Almeida - who is not a member of the Gracie family but the family members on his side - claims he was first threatened and then attacked by the Jiu-Jitsu master after setting up a Gracie Barra franchise 20 miles from Ralph's own Jiu-Jitsu school in San Jose, California.

Professional fighter Ralph - brother of MMA legend Renzo Gracie - fled to Rio de Janeiro in Brazil after the incident, missing his first court hearing, but returned and was forced to surrender his passport after a grand jury indicted him for felony assault, to which he has pleaded not guilty.

Almeida has also filed a civil suit against his boss' nephew over the alleged beating, in which he claims that two weeks after the vicious and allegedly unprovoked attack, Gracie gloated on social media, writing: 'Because one day somebody gonna try to take something from you and you gonna hafta choke that muthaf**ker.'

In an interview at the Gracie Barra headquarters in Irvine, California, Almeida told DailyMail.com that Ralph's threats began in 2017 when he discovered the company was seeking to open a new school in northern California.

https://i.dailymail.co.uk/1s/2019/11/08/18/20774250-7662241-image-m-6_1573236118562.jpghttps://i.dailymail.co.uk/1s/2019/11/08/18/20774206-7662241-image-m-9_1573236130382.jpg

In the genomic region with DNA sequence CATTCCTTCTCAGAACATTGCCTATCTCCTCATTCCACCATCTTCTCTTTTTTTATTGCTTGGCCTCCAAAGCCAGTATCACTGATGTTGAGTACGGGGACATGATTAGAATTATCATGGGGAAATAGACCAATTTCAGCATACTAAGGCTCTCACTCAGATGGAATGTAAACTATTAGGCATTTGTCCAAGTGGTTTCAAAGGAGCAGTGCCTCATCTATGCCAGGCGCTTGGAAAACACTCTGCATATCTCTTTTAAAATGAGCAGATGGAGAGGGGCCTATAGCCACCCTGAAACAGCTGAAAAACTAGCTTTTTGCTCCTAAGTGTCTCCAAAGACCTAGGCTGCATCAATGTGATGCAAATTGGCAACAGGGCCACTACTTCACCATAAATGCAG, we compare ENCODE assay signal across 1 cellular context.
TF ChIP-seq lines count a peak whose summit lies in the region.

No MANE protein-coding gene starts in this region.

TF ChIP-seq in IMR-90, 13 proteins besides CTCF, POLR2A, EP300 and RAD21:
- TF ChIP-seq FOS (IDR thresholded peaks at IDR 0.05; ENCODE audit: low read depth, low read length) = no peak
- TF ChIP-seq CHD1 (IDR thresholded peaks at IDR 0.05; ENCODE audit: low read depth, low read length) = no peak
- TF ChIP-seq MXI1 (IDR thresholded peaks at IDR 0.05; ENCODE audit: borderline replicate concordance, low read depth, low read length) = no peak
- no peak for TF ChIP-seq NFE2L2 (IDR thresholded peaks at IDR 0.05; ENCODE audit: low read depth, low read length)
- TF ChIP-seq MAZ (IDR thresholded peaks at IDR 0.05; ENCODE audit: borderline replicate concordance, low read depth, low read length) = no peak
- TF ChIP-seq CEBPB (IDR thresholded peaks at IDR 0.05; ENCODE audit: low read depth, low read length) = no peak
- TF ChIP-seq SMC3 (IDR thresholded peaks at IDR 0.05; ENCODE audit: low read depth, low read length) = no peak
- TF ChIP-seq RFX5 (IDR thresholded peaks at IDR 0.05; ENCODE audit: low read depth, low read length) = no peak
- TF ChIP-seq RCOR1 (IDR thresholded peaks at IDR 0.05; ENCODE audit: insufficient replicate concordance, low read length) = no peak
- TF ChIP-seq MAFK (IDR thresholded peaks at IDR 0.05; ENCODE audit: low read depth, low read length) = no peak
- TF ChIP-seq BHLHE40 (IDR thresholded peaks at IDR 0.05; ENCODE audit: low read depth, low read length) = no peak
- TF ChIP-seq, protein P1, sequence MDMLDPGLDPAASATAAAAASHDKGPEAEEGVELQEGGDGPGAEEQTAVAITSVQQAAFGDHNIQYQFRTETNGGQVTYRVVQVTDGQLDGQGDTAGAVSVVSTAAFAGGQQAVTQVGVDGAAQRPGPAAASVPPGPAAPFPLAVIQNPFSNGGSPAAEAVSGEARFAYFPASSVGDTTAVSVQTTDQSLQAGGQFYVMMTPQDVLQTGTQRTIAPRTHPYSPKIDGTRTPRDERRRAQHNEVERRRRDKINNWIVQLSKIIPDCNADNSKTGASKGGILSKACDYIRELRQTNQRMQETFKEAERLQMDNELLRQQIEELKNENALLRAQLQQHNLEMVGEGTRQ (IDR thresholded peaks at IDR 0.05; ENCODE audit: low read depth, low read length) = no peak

The video, obtained by DailyMail.com, shows the bone-crunching moment Almeida, 39, was elbowed square in the face by Ralph - knocking out his two front teeth and leaving him concussed from kicks to the head. Pictured: Almeida missing his two front teeth

https://i.dailymail.co.uk/1s/2019/11/08/18/20774390-7662241-Almeida_had_to_shell_out_more_than_1_000_in_dentis t_s_fees_for_t-m-17_1573237173708.jpg
Almeida had to shell out more than $1,000 in dentist's fees for temporary replacements so his daughters wouldn't see the jagged gap the assault had left in his mouth.


'He sent threats through mutual friends that ''if you open a school here, bad things will happen'',' Almeida said.

'I decided to call Ralph Gracie out of respect, the conversation didn't go well. He interrupted me and said, ''If you guys come to Northern California, bad things will happen.'' I said ''What do you mean by bad?'', and he said ''You know exactly what I'm talking about.''

Almeida was undeterred, and by August 2018, he had found a franchise owner and arranged the opening of a new school in Morgan Hills, 20 miles from the nearest Ralph Gracie school in San Jose.

'Our franchisee, not knowing about Ralph's concerns, went to Ralph's academy to invite him to the grand opening,' Almeida said. 'Of course he received threats, and he got out of there really scared and concerned.'

Despite the alleged threats, the school opened without incident – until December 15 last year, when Almeida found himself standing next to Gracie on the sidelines of the International Brazilian Jiu-Jitsu Federation world championship at the Anaheim Convention Center.

'I went there as a coach, because I had five of my athletes competing,' said Almeida. 'While coaching one of them, I looked to my right and I saw Ralph just a couple of inches away from me. This athlete I was coaching happened to be a mutual friend of ours, so Ralph was giving him instructions as well.